The Expendables Extended Director's Cut (2010)
If you are expecting more violence, explosions and sundry mayhem in the extended director's cut of The Expendables, then you'll find none. What you will discover is an additional ten minutes of character development and back story, which greatly improves the overall film. The theatrical cut was certainly not lacking in the action department but was a bit thin on narrative and back story. This extended version of the movie with over two hundred changes to the original cut, bolsters the dramatic elements of the plot. We get to know more about the team and as a result care a little more for them. You can find a comprehensive comparison over at moviecensorship.com of both versions of the movie.
A further improvement that has been made in the extended director's cut is that several of the action scenes have been re-edited. Not for any censorship reasons but mainly to improve the flow of the content. The water-boarding sequence now seems more relevant and clinical, rather than just brutal. The infamous knife twisting in the throat scene which was dropped from the UK theatrical print has been shortened in the extended cut. The hand amputation and decapitation that proceeded it, have had a few frames added and the entire sequence now seems to be structured better, allowing the viewer to follow what is happening on screen a lot more easily. I am not a fan of the modern style of lightning editing and felt that some sequences where quite jarring when I first saw The Expendables in the cinema. These revisions and others have addressed this issue. The style is still very fast but what is depicted can be visually assimilated a lot more easily.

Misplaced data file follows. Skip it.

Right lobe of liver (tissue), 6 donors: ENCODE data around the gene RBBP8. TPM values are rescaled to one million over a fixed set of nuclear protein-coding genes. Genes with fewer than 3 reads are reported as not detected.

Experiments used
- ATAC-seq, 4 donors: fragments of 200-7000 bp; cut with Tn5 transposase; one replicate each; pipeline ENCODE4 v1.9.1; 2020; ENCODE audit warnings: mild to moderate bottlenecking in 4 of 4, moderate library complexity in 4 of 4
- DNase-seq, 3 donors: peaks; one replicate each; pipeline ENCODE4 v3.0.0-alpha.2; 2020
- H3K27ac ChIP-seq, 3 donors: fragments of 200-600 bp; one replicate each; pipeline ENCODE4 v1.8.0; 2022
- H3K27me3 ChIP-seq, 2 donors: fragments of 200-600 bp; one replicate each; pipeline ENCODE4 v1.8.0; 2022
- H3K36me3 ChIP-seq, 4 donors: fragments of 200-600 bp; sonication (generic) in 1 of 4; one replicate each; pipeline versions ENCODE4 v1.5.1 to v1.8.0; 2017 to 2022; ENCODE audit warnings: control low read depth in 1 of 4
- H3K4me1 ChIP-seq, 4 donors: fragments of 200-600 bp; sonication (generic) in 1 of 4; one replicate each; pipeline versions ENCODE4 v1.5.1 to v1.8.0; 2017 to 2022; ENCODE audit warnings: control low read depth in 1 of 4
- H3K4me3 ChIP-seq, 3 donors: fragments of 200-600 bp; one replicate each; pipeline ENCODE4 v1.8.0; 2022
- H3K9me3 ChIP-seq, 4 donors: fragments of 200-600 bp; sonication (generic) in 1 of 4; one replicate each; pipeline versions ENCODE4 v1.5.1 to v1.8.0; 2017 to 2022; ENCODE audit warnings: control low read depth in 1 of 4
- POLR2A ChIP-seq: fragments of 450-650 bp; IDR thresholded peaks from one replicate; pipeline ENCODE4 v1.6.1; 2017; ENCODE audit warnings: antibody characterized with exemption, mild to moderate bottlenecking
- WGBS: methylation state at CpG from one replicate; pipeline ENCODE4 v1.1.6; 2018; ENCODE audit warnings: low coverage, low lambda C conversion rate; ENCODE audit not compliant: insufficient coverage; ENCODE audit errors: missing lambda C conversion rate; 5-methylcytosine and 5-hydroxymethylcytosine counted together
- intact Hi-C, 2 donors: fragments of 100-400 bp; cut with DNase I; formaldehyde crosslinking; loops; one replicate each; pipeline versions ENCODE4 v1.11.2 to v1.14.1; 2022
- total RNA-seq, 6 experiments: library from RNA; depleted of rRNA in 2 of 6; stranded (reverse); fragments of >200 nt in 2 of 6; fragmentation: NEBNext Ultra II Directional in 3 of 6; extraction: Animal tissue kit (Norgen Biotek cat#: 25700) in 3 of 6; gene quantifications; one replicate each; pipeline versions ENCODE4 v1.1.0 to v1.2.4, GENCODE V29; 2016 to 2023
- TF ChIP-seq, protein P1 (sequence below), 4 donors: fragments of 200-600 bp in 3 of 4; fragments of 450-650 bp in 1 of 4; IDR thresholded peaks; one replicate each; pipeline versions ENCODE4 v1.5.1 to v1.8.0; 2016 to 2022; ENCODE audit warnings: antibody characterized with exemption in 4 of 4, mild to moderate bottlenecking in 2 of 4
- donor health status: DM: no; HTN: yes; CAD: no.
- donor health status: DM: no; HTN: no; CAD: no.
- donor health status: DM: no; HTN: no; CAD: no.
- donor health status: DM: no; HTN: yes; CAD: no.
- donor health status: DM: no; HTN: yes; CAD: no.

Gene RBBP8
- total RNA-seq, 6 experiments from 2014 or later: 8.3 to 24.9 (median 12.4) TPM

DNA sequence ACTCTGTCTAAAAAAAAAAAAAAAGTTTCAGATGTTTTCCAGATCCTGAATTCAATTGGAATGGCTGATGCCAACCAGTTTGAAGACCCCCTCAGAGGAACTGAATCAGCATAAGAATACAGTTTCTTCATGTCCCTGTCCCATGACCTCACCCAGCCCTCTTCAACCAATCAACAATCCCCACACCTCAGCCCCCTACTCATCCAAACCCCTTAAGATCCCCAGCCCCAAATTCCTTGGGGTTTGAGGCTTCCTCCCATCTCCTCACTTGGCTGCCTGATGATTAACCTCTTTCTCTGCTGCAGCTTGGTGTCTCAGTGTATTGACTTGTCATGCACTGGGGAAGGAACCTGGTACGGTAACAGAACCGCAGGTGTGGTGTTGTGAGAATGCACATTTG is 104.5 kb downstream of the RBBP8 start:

Although there is much to enjoy about this film, one of its biggest shortcomings is its reliance on CGI FX over traditional physical effects. A lot of the bullet hits, knife wounds and blood splatter have been added in post-production. I'm sure time constraints and budgetary restrictions where deciding factors as to why the production chose this approach, but the reality is that these FX sequences often don't work. Take for the example the scene where the Somalia pirate gets blown in half by Dolph Lundgren. The sequence does not look at all credible and all the surrounding extras are conspicuously free from blood splatter. A simple physical effect using a prosthetic body would have been infinitely superior. Eric Roberts demise is similarly poorly realised, which is a shame because it diminishes the impact of the scene.
I don't expect to be schooled in military geo-politics by a movie such as The Expendables. Nor do I expect it to afford me any insight into the human condition, the horrors of war or the nature of the soul (although the scene where Mickey Rourke talks about how he failed to stop a suicide attempt was extremely well acted and somewhat out of place). What I do expect is hard edged action, quirky characters, witty banter and genuine love of the genre in question. The Expendables achieves all of these and does so with aplomb. Too often, equivalent movies fail to do this because they’re fundamentally dishonest. The soulless manner in which they’re contrived to retrofit a money-making formula shows nothing but contempt for their target audience. Whatever your view on the merits of The Expendables its heart is clearly in the right place, which is a rare quality these days.